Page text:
The Witches of Chiswick
Have you ever wondered how Victorians dreamed up all that fantastic futuristic fiction? Did it ever occur to you that it might just have been based upon fact? That THE WAR OF THE WORLDS was a true account of real events? That Captain Nemo' s Nautilus even no ...more
I don't know that I'll read more Robert Rankin, but I felt this book deserved four stars for the many times that it made me laugh out loud.
On paper this sounds like something I would love - comedy, conspiracy, magic, and a fantastic steam punk version of the past. What a combo! And maybe that's the problem; the author is trying to cram too many fabulous things in to one little book.
The story contains loads of rapid fire dialogue. So rapid, in fact, that it becomes difficult to determine who is saying what without revisiting the whole conversation and carefully noting each interjection. This is made more cumbersome by the layout, wh...more
I really did.
But damn, did Rankin ever make it difficult.
It's not the self-referential humour or the constant breaking of the fourth wall - I love Jasper Fforde, after all. It's not the continual typos, pulling me out of the novel. It's not the fact that a large portion of the book is clearly aimed squarely at people who've read every last book in Rankin's oeuvre, and damn the masses.
Nope, it's simply the fact that it has a crappy plot, and revels annoyingly in that f ...more
Young Will Starling is living a normal, if boring, life in the 23rd century. He works at the former Tate Museum, proofing the scans of artwork that it onced housed. It's a dull and thankless job, but not for Will. He loves art and culture, something that has died out in his time. He particularly enjoys the art of the 19th century. Will is complacent with his lot in li ...more
It was covered in little icons, in the shape of bats and pumpkins, cauldrons and black cats, and broomsticks. Below each of these were little titles: My incantations. Mu book of shadows. My favourite curses. My wart charms. And so on and so forth, and not very funny at all.
'Cool,' said Tim. 'What shall we go for?'
'If I might make a suggestion,' said Gammon. 'Select My World Domination Proposal.'
'Good choice that,' said Tim and he moved the silver star-shaped mouse.
Not pa ...more
This particular tale involves bad guys (or gals, as they are witches) mucking about with history to hide the real Victorian era from us. You know, the time when computers were commonplace, when Tesla towers gave us electricity, when handsome cabs flew and so forth. Or then there's the view of "curren ...more
There are, however, some reasons why you might not like this book.
1. You hate puns. Or preposterous things. Or both. (I happen to enjoy both very much, as long as they confine themselves to the realm of fiction.)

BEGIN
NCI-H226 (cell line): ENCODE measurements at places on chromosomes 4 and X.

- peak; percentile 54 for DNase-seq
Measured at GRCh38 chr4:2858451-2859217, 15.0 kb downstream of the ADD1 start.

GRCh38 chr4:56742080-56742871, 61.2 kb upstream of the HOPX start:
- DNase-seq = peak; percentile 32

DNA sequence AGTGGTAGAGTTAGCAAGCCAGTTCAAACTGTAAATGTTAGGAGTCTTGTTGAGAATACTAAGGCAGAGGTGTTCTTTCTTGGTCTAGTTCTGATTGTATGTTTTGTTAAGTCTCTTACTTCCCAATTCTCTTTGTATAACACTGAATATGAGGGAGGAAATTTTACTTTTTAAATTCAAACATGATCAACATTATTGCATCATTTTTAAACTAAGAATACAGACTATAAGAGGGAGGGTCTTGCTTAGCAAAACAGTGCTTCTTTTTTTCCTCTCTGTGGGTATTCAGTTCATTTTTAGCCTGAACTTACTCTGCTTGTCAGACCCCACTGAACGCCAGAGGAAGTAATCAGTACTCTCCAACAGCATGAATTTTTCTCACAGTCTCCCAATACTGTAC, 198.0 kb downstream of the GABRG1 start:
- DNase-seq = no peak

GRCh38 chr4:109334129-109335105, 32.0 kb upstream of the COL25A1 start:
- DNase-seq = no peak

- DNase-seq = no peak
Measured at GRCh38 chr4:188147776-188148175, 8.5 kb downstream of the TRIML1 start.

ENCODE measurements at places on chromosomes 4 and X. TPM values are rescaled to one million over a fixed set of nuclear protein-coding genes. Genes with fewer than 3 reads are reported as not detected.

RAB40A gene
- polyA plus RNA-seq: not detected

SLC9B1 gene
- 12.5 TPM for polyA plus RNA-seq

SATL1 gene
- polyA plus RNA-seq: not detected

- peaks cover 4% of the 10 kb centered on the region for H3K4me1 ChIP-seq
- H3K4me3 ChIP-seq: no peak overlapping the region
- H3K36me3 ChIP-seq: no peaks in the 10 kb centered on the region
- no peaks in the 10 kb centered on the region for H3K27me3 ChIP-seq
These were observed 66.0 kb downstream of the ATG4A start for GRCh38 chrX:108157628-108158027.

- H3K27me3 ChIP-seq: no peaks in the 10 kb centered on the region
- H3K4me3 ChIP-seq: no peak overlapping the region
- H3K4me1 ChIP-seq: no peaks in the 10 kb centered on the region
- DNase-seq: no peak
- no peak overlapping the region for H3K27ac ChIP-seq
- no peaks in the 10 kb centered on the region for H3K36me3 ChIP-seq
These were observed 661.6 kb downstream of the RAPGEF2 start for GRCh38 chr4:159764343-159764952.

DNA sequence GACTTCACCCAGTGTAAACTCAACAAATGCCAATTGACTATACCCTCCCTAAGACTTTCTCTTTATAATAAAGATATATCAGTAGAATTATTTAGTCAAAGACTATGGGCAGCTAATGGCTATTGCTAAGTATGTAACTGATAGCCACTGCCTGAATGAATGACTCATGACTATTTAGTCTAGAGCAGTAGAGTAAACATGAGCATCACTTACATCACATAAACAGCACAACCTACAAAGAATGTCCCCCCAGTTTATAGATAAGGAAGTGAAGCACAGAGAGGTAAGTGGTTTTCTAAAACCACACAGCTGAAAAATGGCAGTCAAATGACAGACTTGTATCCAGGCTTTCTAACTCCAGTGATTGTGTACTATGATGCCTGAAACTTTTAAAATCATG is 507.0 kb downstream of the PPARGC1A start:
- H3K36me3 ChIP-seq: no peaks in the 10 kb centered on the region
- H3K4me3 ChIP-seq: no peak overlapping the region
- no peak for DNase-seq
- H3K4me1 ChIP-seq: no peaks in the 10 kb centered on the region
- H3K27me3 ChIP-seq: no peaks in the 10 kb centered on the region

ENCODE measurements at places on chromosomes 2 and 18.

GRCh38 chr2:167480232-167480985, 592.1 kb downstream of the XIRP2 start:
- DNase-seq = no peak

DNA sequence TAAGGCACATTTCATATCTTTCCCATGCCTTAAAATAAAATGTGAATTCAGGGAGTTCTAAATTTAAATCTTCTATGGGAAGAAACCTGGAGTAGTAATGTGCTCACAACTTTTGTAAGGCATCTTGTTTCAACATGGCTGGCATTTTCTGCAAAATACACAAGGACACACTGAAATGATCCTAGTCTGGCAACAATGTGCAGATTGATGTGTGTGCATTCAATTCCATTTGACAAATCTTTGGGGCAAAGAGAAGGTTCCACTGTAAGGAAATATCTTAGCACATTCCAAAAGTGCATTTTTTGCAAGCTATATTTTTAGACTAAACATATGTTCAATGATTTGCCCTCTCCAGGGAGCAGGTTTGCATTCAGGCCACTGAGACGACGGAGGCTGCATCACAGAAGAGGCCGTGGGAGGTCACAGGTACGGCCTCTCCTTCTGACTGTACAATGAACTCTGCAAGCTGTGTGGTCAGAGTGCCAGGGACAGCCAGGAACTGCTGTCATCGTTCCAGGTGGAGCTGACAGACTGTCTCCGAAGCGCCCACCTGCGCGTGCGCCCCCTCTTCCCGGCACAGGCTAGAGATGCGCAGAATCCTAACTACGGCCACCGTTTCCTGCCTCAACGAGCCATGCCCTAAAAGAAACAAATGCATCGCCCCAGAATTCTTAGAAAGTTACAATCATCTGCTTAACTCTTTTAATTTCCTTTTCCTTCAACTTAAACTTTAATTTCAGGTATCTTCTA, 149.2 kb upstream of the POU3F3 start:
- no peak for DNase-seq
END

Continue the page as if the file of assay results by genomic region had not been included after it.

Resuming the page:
2. You are a huge fan of Rothko. Or Schwarzenegger. Or both. (Frankly, I would not mind if I never saw a work from the bodies of work of either of these fellows again. Yes, that includes Hercules in New York. Sorry, ...more
Yes, time travel was there. But as for whimsy ... no. The author obviously thought he was being funny and quirky, and just to make sure the reader knew he was being funny and quirky he made the various characters comment on that fact. His writing style was so overdrawn and unnatural it took me two weeks t ...more
Rankin's writing reminded me of Terry Pratchett and Jasper Fforde mashed together, these are both authors I really wanted to like but can only drum up some warm enthusiasm for. And it was the same with Rankin, I thought I would ...more
I certainly like my humor goofy, but this got downright silly, with verbal slap-stick and absurd scenarios. I really felt that large sections of the book did nothing to advance the story, and by the end I am not sure I was even following exactly what was going on ...more
(Don't recall the plot, but it's Rankin so it's bound to be good. Intrigued to know why I thought this one was SO good, though.)
Will Starling lives in a London suburb with his parents in the 23rd century. Everyone except him is fat, and his is teased mercilessly for being slim. He lives in a 300 story high rise and it's a dystopia now, with acid rain, non-existent technology, synthetic foods ...more
When he is hunted by a clockwork killer robot from 1899, he finds himself trapped in a centuries-old conspi ...more
Basically, the plot revolves around Will, who is way too interested in the 19th century for his own good. He lives in the 22nd century, in a world that doesn't seem to fit him at all. As a resu ...more
Rankin’s formula is a winning one – misfit ...more
Although I was expecting a good amount of humour, the amount of over the top wackiness was dismaying. The fourth wall is constantly broken and poorly executed pop culture references are aplenty. The author all but confesses the low amount of effort put into the work at one point in the novel and it is quite easy to believe.
Comparisons to Terry Pratchett come naturally as it seems that some of ...more
My only problem with this book is the ending. It really seemed to me that after such a wonderfully-written book, Rankin gave up about 10 pages before the end, and left way too many questions in my mind (most of which I won't spoil for you now) and wrote what I felt was a cop-out ending (which, ...more
(from Web Site Story)
Robert Rankin describes himself as a teller of tall ...more